Wednesday, August 13, 2014

Waldorf Schools - How well do you know your child's teacher?

"One aspect of the insidious indoctrination in Waldorf schools is based on the establishment of a very close relationship between the teacher and his or her ​​students. Firstly, this proximity is enhanced by the fact that the same class teacher can follow the same group of students for six to eight years. This contributes to the creation of relationships that are more familial than professional. In addition, measures are deliberately taken to create the conditions for increased closeness."  Gregoire Perra former Waldorf student and Waldorf teacher. The Indoctrination of Students to Anthroposophy in the Steiner-Waldorf Schools

Yes, your child's teacher will be very close to your child... per Steiner's instructions.  They may be with your child for eight years - even more.  Waldorf teachers are intentionally supposed to get as close to the child as they can - and are to be seen as "authority" figures by the child.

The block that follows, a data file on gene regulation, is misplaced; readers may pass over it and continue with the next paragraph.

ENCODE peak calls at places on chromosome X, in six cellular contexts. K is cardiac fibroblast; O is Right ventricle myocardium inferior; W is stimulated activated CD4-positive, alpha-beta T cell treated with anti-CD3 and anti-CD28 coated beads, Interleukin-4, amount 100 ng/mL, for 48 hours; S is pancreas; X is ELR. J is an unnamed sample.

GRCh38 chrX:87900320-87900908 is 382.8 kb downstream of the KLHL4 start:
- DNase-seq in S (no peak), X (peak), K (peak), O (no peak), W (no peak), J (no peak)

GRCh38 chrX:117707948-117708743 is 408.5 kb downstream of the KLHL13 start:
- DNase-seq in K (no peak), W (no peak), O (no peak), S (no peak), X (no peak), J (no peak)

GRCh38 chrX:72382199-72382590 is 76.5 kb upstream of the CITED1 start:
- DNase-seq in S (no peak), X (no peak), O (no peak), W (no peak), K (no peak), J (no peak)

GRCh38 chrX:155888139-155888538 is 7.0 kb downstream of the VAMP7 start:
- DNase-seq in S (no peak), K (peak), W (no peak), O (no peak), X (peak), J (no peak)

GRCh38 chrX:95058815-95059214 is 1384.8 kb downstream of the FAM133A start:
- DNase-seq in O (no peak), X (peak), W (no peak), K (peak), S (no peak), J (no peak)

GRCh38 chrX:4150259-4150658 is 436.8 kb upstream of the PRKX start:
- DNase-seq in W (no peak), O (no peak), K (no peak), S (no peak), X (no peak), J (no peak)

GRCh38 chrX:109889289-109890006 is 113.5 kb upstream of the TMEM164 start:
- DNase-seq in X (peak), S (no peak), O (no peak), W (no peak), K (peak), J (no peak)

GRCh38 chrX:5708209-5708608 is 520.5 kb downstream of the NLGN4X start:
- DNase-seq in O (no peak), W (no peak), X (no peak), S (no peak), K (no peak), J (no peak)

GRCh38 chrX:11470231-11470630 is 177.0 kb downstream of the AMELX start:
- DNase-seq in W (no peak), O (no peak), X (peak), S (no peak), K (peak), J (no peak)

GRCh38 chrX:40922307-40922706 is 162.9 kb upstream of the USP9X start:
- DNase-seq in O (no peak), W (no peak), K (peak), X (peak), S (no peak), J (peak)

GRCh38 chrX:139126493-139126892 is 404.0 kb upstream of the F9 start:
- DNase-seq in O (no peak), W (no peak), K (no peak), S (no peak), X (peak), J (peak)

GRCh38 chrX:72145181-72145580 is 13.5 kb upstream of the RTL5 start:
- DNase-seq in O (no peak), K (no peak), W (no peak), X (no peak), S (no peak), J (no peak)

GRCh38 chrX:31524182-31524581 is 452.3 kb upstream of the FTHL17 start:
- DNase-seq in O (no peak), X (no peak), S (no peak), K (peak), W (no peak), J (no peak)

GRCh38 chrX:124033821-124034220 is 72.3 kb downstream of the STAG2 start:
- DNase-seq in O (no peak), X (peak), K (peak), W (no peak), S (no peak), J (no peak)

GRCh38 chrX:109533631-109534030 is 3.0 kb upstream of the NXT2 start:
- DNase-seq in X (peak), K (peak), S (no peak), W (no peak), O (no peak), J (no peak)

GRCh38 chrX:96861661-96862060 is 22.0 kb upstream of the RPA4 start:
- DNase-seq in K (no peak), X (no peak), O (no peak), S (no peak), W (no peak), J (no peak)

That's not always a good thing.

Perra continues later: "Here I must be very clear and also mention legally reprehensible behavior. Indeed, some ethical rules seem not to apply in the Steiner-Waldorf schools, and there are reports of sexual and romantic relationships sometimes occurring between students and teachers. For example, when I was teaching, I witnessed in one of these schools an illicit relationship that had developed between a teacher and a student of the upper classes. They started dating when the student was in 10th grade (Third) and the situation continued until the 12th grade (First or Terminal). All class teachers of the school knew about it, including some who were members of the board of the school. How could they ignore it, since this teacher and this student had come to live together in the same apartment? When this teacher left school after completing certification to teach further, all teachers of the upper classes — except one who probably wanted to be cautious, but who like the others who knew what had happened — came to a party in the apartment. Among themselves, teachers and students pretended to ignore or hide what was an open secret."

 - as we have seen with the recent disclosures of child abuse at Green Meadow Waldorf School.